No elected mayor for Calderdale – the least worst option

Calderdale council decided this week to say no to an elected mayor for the borough. When consulted, Hebden Royd Town Council also supported the view that a leader elected by the council was the lesser of two evils. I spoke in favour of that option, and would like to explain why.

Firstly, neither of the options is particularly attractive as they both put a large amount of power in the hands of one person, but central government is forcing us to choose one or the other.

However, many people have spoken out in favour of an elected mayor, saying that it is (i) democratic and (ii) what the people of Calderdale want. I would like to explain why I disagree with both of those points.

Would an elected mayor be more democratic? Well, superficially yes, giving every voter in Calderdale the opportunity to choose who runs the borough sounds more democratic. However, for me, democracy is about both representation and accountability. An elected mayor delivers representation, but once elected, there is no way of holding him or her accountable to the wishes of the people. Essentially, he or she would have carte blanche to do whatever they like for their period of office. On the other hand, a leader elected by the council can be removed by the council, so they can’t go out of control without facing up to the consequences.

But shouldn’t we ask the people of Calderdale what they think? Of course – and the council has done exactly that, in a consultation that I believe was flawed. I’ve dug my copy of the document out of the recycling (see picture) and although it gives a reasonably balanced picture of the two options, there is no kind of questionnaire that could be analysed statistically. All responses had to be written in the responder’s own words. No boxes to tick at all. However, the council somehow analysed the responses into six rather arbitrary categories. For example, the distinction between “option 1 – indirectly elected leader” and “opposed to an elected mayor” is rather subtle, since they essentially amount to the same thing. What does come across clearly, though, is that only 47% of people were in favour of an elected mayor on a turnout of approximately 1% of the borough’s households. That is clearly not a ringing endorsement.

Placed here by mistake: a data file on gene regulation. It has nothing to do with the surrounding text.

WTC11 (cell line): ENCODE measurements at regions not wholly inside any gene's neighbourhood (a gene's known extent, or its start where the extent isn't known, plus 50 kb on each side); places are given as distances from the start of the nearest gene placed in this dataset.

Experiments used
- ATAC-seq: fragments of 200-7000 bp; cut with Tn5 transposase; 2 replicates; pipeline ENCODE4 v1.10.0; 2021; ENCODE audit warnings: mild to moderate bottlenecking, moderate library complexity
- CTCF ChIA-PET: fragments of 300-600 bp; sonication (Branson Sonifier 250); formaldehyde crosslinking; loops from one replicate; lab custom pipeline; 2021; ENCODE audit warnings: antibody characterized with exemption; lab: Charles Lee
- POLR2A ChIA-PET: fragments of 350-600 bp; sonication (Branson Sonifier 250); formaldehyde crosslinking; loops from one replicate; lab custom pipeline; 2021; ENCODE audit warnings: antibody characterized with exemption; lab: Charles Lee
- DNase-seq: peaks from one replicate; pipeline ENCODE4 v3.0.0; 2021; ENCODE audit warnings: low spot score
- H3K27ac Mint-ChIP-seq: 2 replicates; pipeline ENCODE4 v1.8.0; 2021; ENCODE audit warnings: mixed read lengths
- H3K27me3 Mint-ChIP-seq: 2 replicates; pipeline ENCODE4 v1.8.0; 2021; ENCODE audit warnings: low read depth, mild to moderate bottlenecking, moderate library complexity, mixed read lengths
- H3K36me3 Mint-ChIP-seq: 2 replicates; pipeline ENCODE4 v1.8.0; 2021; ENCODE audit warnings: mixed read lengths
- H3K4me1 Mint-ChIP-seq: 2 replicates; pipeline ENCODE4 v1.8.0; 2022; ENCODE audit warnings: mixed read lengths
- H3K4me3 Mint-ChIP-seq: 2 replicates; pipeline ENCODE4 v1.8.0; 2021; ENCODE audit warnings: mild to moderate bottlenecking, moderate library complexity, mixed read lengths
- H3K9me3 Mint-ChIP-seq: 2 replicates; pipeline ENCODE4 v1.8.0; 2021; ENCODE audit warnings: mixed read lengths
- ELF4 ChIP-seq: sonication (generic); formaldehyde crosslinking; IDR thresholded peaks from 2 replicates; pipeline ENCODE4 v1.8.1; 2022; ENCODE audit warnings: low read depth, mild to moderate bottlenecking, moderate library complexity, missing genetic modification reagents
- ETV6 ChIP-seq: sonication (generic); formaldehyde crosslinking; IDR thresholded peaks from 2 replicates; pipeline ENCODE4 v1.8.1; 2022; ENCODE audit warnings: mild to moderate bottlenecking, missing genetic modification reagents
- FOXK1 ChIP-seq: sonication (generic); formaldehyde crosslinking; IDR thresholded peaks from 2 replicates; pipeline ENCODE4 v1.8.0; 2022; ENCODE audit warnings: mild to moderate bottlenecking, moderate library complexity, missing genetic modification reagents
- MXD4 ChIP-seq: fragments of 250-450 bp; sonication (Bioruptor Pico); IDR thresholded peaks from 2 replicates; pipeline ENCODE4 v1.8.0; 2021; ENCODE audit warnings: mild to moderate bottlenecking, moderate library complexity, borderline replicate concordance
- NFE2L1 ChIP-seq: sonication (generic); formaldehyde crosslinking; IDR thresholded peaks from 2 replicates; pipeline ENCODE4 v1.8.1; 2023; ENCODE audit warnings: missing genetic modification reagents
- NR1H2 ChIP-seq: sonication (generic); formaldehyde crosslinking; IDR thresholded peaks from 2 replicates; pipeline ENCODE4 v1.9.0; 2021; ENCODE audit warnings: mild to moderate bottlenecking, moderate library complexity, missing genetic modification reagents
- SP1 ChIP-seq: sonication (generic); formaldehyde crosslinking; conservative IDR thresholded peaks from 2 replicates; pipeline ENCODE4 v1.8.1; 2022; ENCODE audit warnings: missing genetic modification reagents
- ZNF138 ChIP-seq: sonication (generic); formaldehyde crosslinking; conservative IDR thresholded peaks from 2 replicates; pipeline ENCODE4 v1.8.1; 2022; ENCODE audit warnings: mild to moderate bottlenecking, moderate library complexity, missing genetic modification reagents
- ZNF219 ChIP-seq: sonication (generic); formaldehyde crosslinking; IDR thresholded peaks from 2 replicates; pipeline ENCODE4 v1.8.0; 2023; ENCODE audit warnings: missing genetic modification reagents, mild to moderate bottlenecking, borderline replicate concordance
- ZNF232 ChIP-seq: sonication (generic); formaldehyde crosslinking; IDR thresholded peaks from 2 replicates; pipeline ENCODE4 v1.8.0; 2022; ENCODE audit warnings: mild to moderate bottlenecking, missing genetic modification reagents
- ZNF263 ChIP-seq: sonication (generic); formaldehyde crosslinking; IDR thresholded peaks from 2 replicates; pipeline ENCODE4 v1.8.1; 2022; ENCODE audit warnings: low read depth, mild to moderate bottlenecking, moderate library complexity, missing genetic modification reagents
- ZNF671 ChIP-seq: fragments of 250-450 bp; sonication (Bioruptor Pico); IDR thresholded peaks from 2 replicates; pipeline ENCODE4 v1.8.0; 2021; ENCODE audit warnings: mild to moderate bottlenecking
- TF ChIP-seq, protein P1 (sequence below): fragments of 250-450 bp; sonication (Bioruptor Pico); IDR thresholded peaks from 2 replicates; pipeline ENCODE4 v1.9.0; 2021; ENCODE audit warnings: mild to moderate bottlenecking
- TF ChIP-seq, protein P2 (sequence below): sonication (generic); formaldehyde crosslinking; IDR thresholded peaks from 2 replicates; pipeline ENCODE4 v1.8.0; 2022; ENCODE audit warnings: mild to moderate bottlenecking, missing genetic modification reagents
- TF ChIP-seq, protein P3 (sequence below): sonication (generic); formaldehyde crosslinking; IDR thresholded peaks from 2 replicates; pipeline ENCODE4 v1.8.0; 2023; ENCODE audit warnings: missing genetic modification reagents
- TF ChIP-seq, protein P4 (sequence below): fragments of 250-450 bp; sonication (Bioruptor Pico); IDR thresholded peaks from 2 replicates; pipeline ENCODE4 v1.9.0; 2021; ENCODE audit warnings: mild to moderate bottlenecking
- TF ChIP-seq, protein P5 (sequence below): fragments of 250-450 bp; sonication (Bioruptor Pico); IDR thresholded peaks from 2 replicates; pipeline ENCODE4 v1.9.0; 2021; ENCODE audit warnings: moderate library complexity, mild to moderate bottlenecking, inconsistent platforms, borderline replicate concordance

At Hebden Royd, myself and others – including Labour councillors – expressed frustration at the imposition of this situation by the New Labour government. So much for local people making their own decisions. But, given that we have to opt for one of the choices, going with a leader elected by the council is clearly the least worst option.

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